Leighton Levy

Leighton Levy

Leighton Levy is a journalist with 28 years’ experience covering crime, entertainment, and sports. He joined the staff at SportsMax.TV as a content editor two years ago and is enjoying the experience of developing sports content and new ideas. At SportsMax.tv he is pursuing his true passion - sports.

Personal best performances were the order of the day during the finals of the 400m on day three of the 2022 ISSA GraceKennedy Boys and Girls Championships at the National Stadium in Kingston on Thursday night.

It ended with St Jago’s Gregory Prince running a lifetime best of 45.99 to win the Class I Boys event in dominating fashion over Deandre Watkin of Jamaica College (46.50) and Shemar Palmer of Manchester High (46.79).

Marcinho Rose of Kingston College won the Class II race in  48.03 for what appeared to be a Pyrrhic victory as he went down injured after crossing the finishing line ahead of teammate Tahj-Marques White (48.39) and Enrique Webster of  St. Elizabeth Technical who clocked 48.90 for the bronze medal.

Troydian Flemmings of Manchester High ran his heart out to win the Class III race in a personal best of 50.25. He was well clear of Samuel Creary of Jamaica College, who ran 51.06 for the silver medal. Demarco Bennett of Excelsior High was third in 51.12.

The girls’ races were just as thrilling as Dejanea Oakley of Clarendon College followed up her victory last year in Class II with a brand new personal best of 51.81 to win the title in her first year in Class I. Oneika McAnnuff Hydel High, the silver medalist in Class II once again won silver in 52.38. Kaylia Kelly of Vere  Technical (53.59) won the bronze medal.

Abigail Campbell of Ferncourt High pulled off a late run down the stretch to win the Class II 400m in a personal best 53.75 ahead of Natasha Fox of  Edwin Allen High (54.26) and Alliah Baker of Hydel High (54.44).

It was an all-rural school sweep of the 400m for the girls as Sabrina Dockery of Lacovia High won gold in the Class III event in 54.76. She finished ahead of the Holmwood Technical pair of Rosalee Gallimore Holmwood Technical and Abriana Wright, who ran 55.47 and 55.79, for second and third, respectively.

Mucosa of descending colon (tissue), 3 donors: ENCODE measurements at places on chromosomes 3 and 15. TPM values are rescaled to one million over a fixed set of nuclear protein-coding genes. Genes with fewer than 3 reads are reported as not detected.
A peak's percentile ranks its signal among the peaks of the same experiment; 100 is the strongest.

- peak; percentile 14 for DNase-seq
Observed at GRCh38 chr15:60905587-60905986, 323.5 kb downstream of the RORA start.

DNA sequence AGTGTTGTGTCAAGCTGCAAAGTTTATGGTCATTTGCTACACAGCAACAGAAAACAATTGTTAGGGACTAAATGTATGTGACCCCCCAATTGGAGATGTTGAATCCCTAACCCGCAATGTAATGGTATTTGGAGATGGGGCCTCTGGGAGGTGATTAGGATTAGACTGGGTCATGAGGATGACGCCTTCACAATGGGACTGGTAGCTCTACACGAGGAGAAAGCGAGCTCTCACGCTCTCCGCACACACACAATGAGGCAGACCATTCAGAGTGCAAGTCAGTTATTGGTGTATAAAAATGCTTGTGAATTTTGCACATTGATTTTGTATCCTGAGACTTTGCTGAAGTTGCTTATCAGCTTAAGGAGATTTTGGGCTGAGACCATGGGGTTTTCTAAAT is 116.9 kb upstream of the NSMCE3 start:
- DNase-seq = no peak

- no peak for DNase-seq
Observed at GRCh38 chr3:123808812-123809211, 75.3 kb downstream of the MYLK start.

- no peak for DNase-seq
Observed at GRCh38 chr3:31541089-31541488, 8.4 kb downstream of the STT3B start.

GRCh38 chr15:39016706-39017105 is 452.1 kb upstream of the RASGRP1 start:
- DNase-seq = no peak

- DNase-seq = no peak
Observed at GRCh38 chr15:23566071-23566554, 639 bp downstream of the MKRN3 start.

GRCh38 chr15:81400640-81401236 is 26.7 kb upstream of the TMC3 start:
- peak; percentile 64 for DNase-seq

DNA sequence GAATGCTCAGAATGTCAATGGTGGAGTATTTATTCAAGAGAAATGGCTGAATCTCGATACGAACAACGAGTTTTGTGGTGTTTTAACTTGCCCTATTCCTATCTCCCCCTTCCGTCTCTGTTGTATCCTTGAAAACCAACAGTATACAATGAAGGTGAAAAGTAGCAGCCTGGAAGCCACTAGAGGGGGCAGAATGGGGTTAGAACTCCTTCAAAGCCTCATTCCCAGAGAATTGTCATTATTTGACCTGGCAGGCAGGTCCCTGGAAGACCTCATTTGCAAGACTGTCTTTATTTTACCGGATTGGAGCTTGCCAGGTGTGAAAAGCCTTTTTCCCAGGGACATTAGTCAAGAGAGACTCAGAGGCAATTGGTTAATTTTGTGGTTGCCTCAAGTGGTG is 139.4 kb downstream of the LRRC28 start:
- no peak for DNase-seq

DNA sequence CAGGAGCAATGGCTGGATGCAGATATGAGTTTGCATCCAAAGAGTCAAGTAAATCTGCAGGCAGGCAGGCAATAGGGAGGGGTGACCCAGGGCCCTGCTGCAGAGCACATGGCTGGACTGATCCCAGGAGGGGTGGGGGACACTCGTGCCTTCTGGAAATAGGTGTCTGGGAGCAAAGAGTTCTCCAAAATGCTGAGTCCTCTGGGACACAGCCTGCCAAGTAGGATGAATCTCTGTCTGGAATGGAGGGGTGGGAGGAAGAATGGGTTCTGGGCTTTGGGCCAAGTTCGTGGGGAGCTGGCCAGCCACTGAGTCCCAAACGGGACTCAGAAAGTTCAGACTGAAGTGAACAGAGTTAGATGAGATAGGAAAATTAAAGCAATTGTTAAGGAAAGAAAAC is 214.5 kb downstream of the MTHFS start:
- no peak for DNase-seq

In the field, Zachary Campbell of Jamaica College won the Class II Boys shot put with a massive throw of 19.13m. He was more than two metres better than Rajay Hemmings of St Catherine High who put 16.74m. Calabar’s Matthew Clarke won the bronze medal with 15.63m.

 

     

 

 

 

 

Rovman Powell is to assume a more involved role as captain for the Jamaica Tallawahs once the 2022 Hero CPL season gets underway in August.

Powell was appointed captain last season when the two-time CPL champions struggled to find consistency and missed the playoffs after only winning four of their 10 matches.

However, come next season, Tallawahs CEO Jeff Miller expects Powell to work more closely with the new coaching staff headed by Shivnarine Chanderpaul.

“I think that Chanderpaul along with the assistant coaches has expressed that to Rovman," Miller revealed in a recent interview with Sportsmax.TV.

"We have been having some great meetings and I think this year we will see that all-inclusive where the player, as the captain, is involved in all aspects of team management, selection, etcetera,” Miller told Sportsmax.TV.

“I think we will see a different side of him (Rovman) this year.”

Turning his attention to Brandon King, who has been brought in to open the batting, Miller said the former Amazon Warrior will be given the opportunity to express himself in the coming season.

“Brandon is another dynamic player and we believe that having Brandon at the top of the order with Kennar (Lewis) will produce some exciting games, and Brandon also wanted to come home and we gave him that opportunity to play for the Tallawahs and express himself and we know how Brandon can express himself,” Miller said.

The CEO also hinted that the international players who have been signed will be very suited for the potentially spin-friendly pitches in Guyana that will host several matches including the CPL finals for the next three years. 

"When you see our international players then you will see why we selected those players because they will make a difference in Guyana," said Miller, who also expressed confidence that the Tallawahs will give a good account of themselves in the 2022 season.